Xi Jinping Doesn’t Want to Admit He’s an Autocrat

On July 1, Xi Jinping delivered a speech commemorating the centenary of the Chinese Communist Party (CCP). For longtime Xi watchers, his address contained little, if anything, that was new. Still, the speech, which was transcribed into English and released on state-controlled media websites, provides a useful window into how Xi continues to see his party 100 years after its founding. With that framework in mind, here are some observations.

To be sure, Xi relied on standard CCP motifs. He preached the greatness of China’s ancient civilization and obsessed over the need for “national rejuvenation”—the main justification the CCP offers for its own existence. Xi repeated all of the historical grievances that the CCP has used as a pretext for its absolute power.  “After the Opium War of 1840…China was gradually reduced to a semi-colonial, semi-feudal society and suffered greater ravages than ever before,” Xi lamented. This led to the country enduring decades of “intense humiliation,” in which the people “were subjected to great pain, and the Chinese civilization was plunged into darkness.” Since then, Xi said, “national rejuvenation has been the greatest dream of the Chinese people and the Chinese nation.” It’s a “dream” Xi says he and the CCP are making a reality.

But it is striking how much of Xi’s rhetoric is a mishmash of different concepts, some of which are directly at odds with one another. Careful readers will note ideological fault lines throughout Xi’s explanation of the CCP’s role.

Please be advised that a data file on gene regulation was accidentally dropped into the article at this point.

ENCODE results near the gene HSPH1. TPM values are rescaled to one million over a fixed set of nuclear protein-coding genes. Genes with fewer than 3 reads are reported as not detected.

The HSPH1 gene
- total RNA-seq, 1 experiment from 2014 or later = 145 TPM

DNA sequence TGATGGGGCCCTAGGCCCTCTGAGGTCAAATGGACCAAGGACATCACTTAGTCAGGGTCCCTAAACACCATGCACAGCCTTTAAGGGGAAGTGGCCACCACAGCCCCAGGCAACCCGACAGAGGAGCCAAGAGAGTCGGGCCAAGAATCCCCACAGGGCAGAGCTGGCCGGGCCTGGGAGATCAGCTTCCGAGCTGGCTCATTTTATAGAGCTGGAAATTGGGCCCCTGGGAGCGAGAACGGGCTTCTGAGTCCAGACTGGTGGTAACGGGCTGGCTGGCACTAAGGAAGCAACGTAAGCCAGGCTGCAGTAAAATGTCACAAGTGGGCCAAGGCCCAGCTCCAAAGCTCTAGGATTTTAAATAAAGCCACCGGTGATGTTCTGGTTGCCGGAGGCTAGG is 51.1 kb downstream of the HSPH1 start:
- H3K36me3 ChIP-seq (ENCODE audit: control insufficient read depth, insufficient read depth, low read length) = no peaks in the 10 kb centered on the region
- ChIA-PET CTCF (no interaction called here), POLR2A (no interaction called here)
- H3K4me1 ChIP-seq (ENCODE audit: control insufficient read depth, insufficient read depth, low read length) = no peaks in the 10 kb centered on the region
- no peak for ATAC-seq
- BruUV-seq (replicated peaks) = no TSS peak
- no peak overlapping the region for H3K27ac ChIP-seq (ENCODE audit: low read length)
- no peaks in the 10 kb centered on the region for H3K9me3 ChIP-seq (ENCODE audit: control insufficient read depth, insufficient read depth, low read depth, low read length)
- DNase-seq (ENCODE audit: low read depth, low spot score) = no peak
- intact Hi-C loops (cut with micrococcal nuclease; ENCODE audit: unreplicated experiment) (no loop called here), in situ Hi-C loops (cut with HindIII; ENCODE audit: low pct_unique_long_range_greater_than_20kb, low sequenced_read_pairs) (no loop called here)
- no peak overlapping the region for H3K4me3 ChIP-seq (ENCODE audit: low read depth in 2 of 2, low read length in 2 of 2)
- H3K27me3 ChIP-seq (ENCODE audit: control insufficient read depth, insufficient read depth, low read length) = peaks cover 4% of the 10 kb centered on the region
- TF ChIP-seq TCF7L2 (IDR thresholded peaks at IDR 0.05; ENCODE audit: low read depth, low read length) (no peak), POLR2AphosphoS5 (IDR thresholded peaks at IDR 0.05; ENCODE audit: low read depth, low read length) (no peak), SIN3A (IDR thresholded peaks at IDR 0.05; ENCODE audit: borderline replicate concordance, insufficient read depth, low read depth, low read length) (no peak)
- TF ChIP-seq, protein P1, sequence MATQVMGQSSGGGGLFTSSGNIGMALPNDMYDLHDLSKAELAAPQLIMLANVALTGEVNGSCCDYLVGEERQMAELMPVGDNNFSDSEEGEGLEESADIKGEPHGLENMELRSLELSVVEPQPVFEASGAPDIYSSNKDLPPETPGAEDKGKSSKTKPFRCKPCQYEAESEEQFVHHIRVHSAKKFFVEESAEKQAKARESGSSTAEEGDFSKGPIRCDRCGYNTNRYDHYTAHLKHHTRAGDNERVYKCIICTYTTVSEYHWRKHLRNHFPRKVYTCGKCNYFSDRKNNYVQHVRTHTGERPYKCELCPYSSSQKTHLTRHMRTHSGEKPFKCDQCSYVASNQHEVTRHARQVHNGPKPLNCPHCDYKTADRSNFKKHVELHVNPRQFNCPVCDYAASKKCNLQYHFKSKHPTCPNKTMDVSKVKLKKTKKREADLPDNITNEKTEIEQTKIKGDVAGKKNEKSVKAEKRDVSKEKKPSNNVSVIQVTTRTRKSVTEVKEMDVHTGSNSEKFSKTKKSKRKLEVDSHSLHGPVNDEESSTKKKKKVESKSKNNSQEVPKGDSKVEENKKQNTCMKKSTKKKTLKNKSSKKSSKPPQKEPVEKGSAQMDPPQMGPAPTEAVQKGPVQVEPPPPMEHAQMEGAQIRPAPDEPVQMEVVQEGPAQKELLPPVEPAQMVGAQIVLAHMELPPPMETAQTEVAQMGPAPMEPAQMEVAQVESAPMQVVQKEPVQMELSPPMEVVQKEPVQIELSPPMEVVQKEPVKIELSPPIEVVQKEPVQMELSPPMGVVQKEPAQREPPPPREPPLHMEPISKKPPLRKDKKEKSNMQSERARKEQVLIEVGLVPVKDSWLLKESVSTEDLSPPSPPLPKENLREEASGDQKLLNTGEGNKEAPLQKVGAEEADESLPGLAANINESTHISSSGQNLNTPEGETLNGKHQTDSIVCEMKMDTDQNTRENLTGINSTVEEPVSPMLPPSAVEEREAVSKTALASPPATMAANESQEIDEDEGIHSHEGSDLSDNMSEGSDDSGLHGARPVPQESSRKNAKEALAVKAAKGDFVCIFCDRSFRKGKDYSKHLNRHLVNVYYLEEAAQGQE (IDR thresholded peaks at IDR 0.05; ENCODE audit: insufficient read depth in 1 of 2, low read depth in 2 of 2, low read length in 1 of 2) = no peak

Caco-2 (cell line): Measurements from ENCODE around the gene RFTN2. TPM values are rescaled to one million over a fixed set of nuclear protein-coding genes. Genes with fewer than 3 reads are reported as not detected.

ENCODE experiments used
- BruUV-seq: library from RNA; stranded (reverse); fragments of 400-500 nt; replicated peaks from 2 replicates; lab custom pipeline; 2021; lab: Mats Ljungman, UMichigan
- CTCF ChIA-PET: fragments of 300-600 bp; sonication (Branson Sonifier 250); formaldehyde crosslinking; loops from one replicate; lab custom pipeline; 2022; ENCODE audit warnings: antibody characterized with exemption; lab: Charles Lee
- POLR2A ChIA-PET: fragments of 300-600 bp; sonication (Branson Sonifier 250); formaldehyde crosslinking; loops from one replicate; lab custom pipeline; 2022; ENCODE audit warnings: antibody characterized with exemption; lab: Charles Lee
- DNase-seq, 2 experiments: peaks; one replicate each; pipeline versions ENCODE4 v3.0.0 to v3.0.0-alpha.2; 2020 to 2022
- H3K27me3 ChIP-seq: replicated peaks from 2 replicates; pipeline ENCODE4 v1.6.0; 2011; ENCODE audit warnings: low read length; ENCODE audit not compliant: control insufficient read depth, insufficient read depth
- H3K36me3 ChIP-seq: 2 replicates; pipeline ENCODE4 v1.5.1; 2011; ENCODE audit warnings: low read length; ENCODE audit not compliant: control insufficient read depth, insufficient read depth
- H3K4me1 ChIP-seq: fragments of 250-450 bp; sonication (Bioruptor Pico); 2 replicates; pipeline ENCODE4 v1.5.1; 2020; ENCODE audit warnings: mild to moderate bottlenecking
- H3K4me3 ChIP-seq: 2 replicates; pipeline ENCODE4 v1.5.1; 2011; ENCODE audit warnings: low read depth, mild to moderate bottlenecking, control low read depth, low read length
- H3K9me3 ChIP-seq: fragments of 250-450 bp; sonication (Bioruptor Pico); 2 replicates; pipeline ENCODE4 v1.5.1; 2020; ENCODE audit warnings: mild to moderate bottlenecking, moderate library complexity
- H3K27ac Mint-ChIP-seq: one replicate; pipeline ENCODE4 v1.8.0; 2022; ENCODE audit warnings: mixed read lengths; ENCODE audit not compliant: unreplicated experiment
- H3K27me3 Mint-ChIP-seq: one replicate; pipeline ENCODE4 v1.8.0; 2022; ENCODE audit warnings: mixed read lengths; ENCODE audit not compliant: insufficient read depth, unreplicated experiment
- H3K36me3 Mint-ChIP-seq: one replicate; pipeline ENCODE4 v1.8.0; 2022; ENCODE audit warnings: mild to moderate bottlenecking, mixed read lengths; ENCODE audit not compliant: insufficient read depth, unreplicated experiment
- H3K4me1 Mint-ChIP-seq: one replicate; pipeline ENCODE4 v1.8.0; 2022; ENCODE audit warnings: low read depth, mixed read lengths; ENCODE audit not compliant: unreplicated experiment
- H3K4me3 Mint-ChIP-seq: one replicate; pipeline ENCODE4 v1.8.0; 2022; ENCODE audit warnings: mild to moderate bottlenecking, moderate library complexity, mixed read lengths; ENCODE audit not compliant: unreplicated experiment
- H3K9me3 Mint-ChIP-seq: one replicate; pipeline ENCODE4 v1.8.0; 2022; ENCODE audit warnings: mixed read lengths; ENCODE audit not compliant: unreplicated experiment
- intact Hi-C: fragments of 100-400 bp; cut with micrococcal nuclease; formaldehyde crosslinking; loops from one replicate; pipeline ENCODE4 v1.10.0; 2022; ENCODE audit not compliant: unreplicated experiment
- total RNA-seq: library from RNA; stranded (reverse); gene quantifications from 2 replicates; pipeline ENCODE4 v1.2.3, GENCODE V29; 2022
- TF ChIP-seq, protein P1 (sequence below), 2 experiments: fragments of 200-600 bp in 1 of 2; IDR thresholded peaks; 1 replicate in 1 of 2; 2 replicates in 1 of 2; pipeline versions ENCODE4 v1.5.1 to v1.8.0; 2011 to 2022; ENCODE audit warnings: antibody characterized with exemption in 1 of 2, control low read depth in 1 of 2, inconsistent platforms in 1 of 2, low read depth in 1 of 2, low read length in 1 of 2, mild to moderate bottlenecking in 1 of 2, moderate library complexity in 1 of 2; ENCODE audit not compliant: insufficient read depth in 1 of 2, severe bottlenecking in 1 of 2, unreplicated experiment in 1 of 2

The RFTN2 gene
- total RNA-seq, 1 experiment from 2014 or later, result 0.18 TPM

Consider that Xi used the word “democratic,” in one form or another, at least several times to describe the party. He claims that the CCP achieved “great success” in the “new democratic revolution” of the 20th century. “The victory of the new-democratic revolution put an end to China’s history as a semi-colonial, semi-feudal society, to the state of total disunity that existed in old China, and to all the unequal treaties imposed on our country by foreign powers and all the privileges that imperialist powers enjoyed in China,” Xi claimed. 

This content is available exclusively to Dispatch members
Try a membership for full access to every newsletter and all of The Dispatch. Support quality, fact-based journalism.
Already a paid member? Sign In
Comments (0)
Join The Dispatch to participate in the comments.

There are currently no responses to this article.
Be the first to respond.